Monday, July 17, 2017

Conversations with Children

I have always been intrigued with how children learn and their view of people and the world around them.  A lot has changed in Haiti since I first started coming in 2001.  One of the local villages has tripled in size since the devastating earthquake in 2010.  Saturday we spent a couple hours worshiping, learning, and feeding un-churched children.  There is a program that has about 50 or so young children that come each Saturday to learn about God because they don't typically attend the local churches.  They sat so attentively for two hours singing and hearing the Gospel.  Afterwords, I was privileged to get to play around with a few of the kids.  To one of them I said, "I feel like you probably get into a lot of mischief."  He agreed that he does and so I asked another little boy if he did too.  He replied with "I do, but not as much as him.  He causes a lot of mischief."  I laughed and went on to ask which of the kids standing around me did not cause mischief.  What the young man told me next was the most honest response I have ever gotten from a child.

He looked at me perplexed and responded with, "All of cause mischief.  Everyone in this zone.  We all sin, but we pray for forgiveness and try not to do it again."  I was blown away and asked how old he was.  He told me he was 9.  I told him he was a smart boy and I asked who around us didn't have a personal relationship with Jesus.  He pointed at the other young boy and said "Him, he causes a lot of mischief and is not a Christian."  He went on to tell me the other little boy was "a child of Satan."  Though a lot of what he said was an honest reflection of what he knew, I wanted this other little boy to know the love of God.  We kept talking and the other little boy became pretty shy.  I asked my open and honest friend what he wanted to be when he got older and he told me he wanted to be a pastor.  I also found out that no one in his home attends church and he just walks to church with his friends.  He was such a sweet and loving little guy and I pray as he continues to grow up, he continues to have that boldness and honesty.  I love conversations with children!

Wednesday, July 12, 2017

New Respect

This summer has been one of learning to respect the jobs that others do.  I have strengthened many relationships and have absolutely loved getting to know our workers on a deeper level and learning about Haitian culture.  Don't get me wrong, they are loving asking me questions about American culture too.  I have always tried to be respectful to others and make sure that I help others.  My desire is to make sure that I always leave things better than I find them.  However, I have learned to respect masons, construction workers, fireman, and mechanics much more this summer.

Within the last 2 weeks, I have had the privilege to go out and work with our two men that repair wells.  This is a NEVER ending, tedious job with lots of job security.  There is a lot of lifting involved and trying to get the people watching to help.  Most places they go, people have no problem helping out, but from time to time they encounter communities that just want the well fixed but don't want to help.  I must say, I had a great time when I went out to help.  It was extremely hot but getting to interact with local people is so much fun for me.  There are two things I love about this particular area of ministry.  One is seeing the joy and relief in the people when the well is fixed but the best part is seeing our two men witness and minister to other Haitians.  Sometimes, they actually get pretty fired up and start preaching.  :)  These two men gain the respect of the community while they are restoring water, and then they are able to share the gospel.  I find such joy in listening to their conversations and then hearing them share God's Word.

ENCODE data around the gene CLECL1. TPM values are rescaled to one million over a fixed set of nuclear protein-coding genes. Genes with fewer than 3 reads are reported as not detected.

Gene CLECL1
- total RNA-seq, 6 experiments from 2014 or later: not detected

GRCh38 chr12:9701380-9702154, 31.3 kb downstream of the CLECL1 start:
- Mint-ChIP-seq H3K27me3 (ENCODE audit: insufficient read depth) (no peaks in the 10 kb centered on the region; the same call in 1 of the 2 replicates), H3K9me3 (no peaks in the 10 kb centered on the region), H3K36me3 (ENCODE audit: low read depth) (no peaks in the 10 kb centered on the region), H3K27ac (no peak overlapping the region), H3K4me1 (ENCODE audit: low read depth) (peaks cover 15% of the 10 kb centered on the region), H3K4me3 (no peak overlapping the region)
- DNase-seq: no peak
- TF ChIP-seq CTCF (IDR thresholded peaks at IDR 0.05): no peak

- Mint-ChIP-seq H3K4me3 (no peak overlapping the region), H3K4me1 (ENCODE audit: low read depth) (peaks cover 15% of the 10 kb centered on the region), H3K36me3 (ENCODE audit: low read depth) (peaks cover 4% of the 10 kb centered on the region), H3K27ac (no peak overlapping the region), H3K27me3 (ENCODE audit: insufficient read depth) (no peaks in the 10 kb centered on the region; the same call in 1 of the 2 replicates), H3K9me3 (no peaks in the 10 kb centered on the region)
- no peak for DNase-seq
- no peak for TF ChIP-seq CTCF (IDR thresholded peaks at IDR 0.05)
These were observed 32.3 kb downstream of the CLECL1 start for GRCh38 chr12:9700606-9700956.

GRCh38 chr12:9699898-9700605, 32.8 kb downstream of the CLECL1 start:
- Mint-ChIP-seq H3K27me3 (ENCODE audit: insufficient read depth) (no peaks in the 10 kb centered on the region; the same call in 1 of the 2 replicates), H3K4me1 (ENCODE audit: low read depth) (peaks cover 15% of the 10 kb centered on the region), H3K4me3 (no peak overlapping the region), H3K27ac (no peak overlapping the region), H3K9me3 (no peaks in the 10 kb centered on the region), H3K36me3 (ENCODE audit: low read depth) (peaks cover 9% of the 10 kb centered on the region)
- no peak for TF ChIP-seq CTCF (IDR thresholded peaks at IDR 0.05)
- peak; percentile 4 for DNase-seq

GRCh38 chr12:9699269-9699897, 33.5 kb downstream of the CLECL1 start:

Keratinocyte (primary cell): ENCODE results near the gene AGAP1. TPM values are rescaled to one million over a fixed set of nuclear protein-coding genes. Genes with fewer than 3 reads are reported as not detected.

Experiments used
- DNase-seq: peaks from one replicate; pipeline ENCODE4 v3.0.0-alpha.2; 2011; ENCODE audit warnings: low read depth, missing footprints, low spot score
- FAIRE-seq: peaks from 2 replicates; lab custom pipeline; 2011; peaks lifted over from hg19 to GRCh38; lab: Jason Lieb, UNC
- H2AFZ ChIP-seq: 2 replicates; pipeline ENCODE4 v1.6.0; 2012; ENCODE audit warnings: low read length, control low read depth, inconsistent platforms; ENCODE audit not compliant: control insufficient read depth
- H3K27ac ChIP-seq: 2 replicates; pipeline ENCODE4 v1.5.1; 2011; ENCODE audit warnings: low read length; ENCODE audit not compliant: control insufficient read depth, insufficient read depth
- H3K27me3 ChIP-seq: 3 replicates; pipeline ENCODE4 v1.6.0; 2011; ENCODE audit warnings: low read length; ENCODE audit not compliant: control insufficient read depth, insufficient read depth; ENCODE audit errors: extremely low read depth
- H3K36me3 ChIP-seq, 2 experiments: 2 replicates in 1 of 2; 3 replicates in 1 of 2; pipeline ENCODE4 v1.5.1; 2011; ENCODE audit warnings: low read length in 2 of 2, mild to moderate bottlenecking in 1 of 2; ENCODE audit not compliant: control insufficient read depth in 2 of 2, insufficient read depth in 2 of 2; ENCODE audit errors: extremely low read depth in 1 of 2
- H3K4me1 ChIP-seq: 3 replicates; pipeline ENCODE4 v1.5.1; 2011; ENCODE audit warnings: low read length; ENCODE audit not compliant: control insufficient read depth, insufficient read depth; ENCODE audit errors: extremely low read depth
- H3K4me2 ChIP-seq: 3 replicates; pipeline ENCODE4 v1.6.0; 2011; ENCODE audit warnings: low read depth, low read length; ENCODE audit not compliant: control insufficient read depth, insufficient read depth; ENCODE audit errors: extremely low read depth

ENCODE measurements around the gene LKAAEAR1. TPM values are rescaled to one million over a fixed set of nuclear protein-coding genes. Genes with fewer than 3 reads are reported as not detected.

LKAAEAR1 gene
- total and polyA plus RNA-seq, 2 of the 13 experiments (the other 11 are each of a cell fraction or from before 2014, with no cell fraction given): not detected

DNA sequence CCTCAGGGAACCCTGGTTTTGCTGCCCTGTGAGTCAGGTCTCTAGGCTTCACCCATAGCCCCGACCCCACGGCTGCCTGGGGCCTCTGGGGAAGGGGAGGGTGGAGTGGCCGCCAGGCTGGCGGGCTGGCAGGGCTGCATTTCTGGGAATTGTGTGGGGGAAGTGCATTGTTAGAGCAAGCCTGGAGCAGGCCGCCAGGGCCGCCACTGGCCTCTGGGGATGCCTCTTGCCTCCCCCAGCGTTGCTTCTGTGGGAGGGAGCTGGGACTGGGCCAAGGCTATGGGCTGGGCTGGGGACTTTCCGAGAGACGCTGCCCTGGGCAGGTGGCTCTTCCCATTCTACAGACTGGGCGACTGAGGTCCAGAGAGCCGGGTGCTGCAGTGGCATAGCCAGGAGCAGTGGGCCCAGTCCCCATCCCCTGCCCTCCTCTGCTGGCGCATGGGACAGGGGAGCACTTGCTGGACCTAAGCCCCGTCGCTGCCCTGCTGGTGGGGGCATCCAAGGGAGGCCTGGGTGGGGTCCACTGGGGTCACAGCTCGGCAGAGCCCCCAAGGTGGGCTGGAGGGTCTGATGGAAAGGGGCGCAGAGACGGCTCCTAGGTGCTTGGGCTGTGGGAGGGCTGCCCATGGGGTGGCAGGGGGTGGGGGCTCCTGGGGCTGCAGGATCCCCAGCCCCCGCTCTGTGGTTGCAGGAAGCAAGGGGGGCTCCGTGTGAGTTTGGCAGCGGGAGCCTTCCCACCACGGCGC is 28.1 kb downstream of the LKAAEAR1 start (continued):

For the masons and construction workers out there...cheers to you.  It's a lot different here in that we are in the middle of the desert with no shade around us.  Even the small breeze we get is pretty hot.  The guys mold their metal, and make everything they need.  My job, a couple of days was tying rebar.  We used figure 8 ties and for two hours each afternoon I helped.  Apparently I wasn't the best and I was sent to cut wire.  Often I messed that up too but we had fun.
There have been a couple days that we have used a really old firetruck to water trees on the property.  Some days we have kids/teenagers that help move the hose around and spray the water.  However, yesterday we just had a driver and myself with the hose.  Things started off fine because it isn't an extremely powerful hose, though heavy, and I could manage it.  After an hour of this and refilling the truck twice things quickly began to change.  Things were beginning to spin and it was getting darker, my arms and legs were pretty shaky and the 110 degree, desert heat was getting the best of me.  I was sent to sit in the truck and even got to drive it a little.  For the firemen who can do this, while running up flights of stairs, with 80+ lbs of gear, I respect you even more.  Thank you for your service.  

Lastly, I spent a day in the shop with our mechanic.  That was a much more desired job in that we weren't in the heat so much.  My OCD self didn't love the grease and dirt but I managed.  I don't know how you all work with all of that yuck on your hands so long.  I helped change the oil in the van and checked the other fluids.  We also changed out brake-pads, all of which I have done with my dad in the past so, I kind of looked like I actually knew what I was doing.  

Even had a little time with other friends

The joy and love I've been able to share with our workers over the last couple years has been fun, relaxing, and even rejuvenating.  It's amazing the difference when you get away from technology and actually have conversations with the people around you.  I have grown to love each of these men and women as my own brothers and sisters.  Being single affords me the ability to be adopted into many families and this is one big family!!!!

Sunday, July 2, 2017

Burden for the Lost